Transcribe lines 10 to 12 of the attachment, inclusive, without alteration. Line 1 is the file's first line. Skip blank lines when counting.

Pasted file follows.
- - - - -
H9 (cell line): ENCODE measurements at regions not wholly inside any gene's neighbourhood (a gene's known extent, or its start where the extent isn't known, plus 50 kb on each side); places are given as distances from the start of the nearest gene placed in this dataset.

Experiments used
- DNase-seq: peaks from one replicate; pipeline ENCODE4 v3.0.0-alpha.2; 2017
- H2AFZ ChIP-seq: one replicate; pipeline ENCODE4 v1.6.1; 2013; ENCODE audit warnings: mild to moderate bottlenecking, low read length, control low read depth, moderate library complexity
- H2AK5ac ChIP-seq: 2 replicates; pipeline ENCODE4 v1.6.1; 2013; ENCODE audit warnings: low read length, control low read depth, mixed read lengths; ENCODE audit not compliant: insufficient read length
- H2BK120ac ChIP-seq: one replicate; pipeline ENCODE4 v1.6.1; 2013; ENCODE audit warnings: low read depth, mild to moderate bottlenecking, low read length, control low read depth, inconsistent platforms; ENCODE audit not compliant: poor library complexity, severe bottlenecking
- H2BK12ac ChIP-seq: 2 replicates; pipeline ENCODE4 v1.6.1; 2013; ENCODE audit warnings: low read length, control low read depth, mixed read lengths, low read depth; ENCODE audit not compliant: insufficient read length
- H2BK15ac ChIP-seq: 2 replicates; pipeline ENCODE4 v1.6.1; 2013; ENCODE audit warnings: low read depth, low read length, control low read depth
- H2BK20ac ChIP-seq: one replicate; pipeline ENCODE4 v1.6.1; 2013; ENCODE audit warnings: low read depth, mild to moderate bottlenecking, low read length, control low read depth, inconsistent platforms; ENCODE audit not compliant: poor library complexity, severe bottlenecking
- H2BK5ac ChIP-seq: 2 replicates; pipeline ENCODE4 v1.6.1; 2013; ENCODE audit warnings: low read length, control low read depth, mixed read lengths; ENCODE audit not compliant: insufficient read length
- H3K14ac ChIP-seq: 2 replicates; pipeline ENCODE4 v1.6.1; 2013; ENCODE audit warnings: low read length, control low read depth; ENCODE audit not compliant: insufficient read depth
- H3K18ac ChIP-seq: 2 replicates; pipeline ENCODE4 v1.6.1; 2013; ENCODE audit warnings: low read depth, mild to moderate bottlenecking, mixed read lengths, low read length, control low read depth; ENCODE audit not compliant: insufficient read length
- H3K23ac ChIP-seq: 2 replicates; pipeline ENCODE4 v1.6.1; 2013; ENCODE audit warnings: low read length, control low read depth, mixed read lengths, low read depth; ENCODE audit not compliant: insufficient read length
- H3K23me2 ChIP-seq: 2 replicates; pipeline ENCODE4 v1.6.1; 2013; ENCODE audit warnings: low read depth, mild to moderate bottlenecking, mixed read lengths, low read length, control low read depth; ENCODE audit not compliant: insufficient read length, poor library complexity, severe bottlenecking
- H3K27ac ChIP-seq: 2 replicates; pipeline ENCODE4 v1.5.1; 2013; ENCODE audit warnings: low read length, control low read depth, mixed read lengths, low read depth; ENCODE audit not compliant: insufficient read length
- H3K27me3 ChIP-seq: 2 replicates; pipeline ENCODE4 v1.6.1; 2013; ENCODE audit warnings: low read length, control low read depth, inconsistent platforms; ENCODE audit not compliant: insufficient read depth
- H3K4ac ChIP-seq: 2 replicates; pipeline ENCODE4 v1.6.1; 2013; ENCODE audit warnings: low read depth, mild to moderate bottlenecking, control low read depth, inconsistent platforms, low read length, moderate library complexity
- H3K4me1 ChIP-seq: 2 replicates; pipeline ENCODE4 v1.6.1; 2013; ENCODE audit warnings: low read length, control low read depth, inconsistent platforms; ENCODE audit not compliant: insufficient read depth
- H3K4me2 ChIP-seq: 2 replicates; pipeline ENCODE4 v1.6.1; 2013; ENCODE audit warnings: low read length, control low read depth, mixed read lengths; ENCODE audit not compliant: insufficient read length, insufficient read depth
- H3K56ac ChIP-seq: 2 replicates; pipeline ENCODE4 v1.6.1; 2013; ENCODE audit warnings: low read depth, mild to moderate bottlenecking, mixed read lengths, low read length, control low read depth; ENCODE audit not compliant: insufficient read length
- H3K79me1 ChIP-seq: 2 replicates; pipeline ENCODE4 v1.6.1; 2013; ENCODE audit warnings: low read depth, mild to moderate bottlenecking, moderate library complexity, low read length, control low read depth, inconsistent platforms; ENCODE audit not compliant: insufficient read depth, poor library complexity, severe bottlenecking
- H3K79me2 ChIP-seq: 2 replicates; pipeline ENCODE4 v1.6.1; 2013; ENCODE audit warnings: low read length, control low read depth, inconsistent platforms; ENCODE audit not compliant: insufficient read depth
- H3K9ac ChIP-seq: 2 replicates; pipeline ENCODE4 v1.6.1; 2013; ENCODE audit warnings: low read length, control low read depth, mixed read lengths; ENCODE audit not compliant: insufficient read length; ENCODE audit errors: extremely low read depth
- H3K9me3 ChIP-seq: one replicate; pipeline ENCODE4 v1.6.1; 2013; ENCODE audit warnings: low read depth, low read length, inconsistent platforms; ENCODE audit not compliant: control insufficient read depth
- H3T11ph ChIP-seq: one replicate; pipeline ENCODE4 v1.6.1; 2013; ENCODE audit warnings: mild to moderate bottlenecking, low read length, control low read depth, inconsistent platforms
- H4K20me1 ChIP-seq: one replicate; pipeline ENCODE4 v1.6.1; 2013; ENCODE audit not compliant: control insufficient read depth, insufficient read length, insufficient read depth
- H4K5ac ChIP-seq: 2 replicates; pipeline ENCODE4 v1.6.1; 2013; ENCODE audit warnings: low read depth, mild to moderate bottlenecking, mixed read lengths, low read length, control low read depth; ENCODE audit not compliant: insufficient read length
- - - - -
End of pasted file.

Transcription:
- H2BK5ac ChIP-seq: 2 replicates; pipeline ENCODE4 v1.6.1; 2013; ENCODE audit warnings: low read length, control low read depth, mixed read lengths; ENCODE audit not compliant: insufficient read length
- H3K14ac ChIP-seq: 2 replicates; pipeline ENCODE4 v1.6.1; 2013; ENCODE audit warnings: low read length, control low read depth; ENCODE audit not compliant: insufficient read depth
- H3K18ac ChIP-seq: 2 replicates; pipeline ENCODE4 v1.6.1; 2013; ENCODE audit warnings: low read depth, mild to moderate bottlenecking, mixed read lengths, low read length, control low read depth; ENCODE audit not compliant: insufficient read length